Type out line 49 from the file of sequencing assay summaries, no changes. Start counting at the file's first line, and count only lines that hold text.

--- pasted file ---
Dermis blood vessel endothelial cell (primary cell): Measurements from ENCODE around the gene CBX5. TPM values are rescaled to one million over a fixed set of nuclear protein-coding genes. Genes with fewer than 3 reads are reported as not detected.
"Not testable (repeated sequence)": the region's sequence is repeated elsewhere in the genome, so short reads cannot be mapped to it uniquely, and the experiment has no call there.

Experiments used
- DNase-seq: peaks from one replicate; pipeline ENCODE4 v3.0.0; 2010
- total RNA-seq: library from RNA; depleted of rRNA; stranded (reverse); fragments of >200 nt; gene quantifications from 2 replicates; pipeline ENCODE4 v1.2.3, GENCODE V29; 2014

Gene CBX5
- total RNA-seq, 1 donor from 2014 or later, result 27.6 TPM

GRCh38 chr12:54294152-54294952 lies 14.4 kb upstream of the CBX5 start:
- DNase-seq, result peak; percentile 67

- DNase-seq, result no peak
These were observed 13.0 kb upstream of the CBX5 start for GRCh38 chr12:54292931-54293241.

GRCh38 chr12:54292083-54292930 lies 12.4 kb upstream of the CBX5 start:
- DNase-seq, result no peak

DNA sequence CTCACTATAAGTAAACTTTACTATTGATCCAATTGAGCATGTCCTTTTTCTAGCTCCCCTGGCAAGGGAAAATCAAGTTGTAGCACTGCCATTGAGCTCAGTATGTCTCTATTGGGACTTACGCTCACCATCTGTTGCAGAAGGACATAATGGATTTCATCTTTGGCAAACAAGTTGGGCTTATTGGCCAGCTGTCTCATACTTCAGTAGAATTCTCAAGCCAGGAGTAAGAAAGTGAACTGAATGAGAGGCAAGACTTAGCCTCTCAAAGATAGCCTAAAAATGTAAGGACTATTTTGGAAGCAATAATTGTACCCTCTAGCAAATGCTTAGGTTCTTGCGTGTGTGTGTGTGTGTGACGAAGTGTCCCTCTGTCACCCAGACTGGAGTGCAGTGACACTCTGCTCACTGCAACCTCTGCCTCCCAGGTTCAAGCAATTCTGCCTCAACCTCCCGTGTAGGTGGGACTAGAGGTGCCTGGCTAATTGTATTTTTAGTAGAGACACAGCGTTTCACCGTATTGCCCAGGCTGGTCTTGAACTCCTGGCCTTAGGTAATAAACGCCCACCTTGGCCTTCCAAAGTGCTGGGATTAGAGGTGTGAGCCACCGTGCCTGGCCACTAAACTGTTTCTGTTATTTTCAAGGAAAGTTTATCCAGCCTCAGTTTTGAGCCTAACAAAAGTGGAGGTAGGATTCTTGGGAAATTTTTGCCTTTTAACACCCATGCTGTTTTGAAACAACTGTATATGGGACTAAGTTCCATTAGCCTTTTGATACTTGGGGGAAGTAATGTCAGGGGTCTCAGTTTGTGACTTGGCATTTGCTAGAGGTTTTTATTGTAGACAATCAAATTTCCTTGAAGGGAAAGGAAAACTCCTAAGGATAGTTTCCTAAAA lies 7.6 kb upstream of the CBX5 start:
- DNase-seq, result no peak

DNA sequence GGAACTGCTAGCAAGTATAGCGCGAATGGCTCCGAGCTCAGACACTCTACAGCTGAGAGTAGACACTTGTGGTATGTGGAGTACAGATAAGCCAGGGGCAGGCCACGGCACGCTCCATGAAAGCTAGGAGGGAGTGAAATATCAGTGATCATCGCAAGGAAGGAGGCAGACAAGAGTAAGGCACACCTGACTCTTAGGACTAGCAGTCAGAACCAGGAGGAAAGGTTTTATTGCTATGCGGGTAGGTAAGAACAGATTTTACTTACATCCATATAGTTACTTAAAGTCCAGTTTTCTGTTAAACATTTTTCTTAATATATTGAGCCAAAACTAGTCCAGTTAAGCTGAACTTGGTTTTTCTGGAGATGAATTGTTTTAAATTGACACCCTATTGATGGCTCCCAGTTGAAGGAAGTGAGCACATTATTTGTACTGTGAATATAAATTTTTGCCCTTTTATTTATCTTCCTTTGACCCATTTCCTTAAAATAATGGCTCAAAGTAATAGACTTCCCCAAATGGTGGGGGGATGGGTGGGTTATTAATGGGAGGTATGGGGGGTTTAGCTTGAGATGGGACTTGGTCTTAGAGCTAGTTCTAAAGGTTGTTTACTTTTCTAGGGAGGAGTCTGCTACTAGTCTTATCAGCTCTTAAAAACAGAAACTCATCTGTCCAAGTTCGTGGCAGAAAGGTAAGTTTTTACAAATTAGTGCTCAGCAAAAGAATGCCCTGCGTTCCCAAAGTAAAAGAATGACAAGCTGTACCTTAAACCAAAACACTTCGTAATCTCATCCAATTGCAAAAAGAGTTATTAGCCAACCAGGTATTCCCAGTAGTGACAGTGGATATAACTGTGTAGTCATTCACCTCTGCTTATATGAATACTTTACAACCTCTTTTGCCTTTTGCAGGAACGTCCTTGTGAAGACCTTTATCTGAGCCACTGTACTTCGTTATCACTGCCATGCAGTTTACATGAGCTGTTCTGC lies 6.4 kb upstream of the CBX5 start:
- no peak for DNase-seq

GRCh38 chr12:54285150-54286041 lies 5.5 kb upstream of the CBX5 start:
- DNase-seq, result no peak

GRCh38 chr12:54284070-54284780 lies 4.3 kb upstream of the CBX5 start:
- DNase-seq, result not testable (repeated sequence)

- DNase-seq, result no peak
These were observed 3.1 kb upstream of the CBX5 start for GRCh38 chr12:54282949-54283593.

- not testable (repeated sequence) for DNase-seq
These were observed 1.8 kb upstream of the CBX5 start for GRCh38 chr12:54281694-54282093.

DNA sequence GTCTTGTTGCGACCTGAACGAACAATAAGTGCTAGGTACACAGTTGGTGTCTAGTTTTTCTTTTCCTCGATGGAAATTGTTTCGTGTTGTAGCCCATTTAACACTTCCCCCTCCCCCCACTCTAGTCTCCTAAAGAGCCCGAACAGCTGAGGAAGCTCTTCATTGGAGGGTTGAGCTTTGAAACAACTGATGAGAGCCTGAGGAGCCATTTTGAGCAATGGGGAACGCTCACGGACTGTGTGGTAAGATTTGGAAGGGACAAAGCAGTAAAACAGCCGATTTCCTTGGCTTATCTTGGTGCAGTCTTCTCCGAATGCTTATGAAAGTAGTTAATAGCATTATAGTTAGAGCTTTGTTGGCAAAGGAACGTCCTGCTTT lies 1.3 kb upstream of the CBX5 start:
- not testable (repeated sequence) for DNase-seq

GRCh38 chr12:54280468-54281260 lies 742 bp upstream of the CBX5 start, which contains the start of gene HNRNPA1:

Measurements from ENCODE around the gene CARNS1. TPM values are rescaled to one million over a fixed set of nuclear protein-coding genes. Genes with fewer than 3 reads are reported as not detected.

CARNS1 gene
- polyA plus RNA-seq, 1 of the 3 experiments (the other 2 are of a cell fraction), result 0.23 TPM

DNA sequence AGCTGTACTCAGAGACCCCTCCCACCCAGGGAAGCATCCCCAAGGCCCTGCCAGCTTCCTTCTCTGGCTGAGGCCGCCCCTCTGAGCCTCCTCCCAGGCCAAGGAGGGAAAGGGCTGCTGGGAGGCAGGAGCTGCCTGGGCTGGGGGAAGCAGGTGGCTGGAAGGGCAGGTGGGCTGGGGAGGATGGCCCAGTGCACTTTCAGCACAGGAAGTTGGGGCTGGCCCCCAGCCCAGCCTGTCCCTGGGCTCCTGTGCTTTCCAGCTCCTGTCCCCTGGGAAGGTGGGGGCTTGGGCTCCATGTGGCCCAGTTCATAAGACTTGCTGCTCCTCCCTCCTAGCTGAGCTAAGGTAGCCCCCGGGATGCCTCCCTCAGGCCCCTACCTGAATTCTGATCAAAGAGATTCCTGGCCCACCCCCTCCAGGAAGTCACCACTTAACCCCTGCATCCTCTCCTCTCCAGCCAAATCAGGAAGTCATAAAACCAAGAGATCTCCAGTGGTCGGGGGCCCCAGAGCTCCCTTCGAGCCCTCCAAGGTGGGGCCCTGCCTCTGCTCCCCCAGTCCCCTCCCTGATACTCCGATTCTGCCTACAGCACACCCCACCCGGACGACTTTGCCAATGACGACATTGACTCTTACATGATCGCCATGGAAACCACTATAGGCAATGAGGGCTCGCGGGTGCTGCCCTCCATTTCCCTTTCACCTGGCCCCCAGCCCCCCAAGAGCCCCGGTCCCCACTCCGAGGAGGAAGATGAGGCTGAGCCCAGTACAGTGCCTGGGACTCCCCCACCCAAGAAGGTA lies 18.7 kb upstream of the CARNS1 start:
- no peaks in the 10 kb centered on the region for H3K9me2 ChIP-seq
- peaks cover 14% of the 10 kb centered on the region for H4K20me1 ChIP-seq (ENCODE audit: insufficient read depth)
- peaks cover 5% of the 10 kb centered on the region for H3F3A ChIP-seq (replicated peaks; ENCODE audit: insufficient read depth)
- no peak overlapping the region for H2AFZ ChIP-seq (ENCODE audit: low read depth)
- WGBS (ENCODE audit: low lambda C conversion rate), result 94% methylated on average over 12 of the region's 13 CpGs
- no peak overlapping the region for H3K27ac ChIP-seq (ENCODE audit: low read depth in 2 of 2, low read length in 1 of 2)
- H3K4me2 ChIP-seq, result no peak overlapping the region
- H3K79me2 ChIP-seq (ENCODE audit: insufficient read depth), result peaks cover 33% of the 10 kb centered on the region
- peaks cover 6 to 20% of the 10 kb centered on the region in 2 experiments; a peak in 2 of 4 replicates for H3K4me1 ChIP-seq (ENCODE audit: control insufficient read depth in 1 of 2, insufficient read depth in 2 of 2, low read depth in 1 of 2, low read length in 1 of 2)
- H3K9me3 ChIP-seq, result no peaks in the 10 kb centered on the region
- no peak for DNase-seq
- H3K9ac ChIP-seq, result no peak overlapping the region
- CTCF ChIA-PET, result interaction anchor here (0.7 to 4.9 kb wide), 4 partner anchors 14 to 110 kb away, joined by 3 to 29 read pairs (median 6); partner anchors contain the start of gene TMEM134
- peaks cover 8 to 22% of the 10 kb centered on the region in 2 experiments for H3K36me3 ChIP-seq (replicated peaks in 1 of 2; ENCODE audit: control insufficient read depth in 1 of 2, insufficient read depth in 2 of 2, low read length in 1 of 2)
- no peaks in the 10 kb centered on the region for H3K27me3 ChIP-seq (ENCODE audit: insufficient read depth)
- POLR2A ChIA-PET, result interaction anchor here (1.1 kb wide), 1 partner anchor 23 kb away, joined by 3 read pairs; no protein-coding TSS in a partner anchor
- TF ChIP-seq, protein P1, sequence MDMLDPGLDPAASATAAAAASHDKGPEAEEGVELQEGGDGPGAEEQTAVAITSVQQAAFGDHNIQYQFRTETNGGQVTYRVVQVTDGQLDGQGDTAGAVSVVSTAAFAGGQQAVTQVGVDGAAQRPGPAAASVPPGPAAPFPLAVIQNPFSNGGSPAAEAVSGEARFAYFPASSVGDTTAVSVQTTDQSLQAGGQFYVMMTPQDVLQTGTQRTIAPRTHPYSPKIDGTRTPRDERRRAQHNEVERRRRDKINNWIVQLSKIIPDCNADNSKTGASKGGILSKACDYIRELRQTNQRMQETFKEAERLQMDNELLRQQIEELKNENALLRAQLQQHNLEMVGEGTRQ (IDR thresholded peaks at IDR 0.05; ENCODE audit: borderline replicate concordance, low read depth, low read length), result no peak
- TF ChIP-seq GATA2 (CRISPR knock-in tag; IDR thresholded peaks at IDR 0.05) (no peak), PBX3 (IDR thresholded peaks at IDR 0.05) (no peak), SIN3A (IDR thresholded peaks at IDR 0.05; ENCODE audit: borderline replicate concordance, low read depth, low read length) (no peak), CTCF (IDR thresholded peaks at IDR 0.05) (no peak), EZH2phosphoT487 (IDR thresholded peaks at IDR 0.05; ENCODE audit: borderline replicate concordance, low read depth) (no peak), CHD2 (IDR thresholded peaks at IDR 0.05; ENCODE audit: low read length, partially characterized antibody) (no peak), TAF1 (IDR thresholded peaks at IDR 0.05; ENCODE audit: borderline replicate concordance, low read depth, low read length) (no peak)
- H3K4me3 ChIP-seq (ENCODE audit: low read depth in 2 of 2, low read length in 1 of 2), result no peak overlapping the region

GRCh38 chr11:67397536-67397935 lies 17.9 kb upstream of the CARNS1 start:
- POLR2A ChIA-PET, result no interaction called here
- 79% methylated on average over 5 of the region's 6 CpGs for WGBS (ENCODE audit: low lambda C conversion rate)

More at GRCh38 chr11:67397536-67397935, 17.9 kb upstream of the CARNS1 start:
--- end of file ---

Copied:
- TF ChIP-seq, protein P1, sequence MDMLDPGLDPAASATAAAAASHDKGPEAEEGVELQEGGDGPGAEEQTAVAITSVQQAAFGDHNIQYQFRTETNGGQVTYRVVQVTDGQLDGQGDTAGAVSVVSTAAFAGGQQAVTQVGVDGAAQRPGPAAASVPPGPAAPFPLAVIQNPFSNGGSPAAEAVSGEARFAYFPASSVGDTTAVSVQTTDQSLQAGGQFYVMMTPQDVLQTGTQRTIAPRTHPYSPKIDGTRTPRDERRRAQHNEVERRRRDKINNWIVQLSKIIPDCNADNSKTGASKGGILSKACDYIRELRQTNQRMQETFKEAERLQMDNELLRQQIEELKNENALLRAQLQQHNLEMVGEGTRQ (IDR thresholded peaks at IDR 0.05; ENCODE audit: borderline replicate concordance, low read depth, low read length), result no peak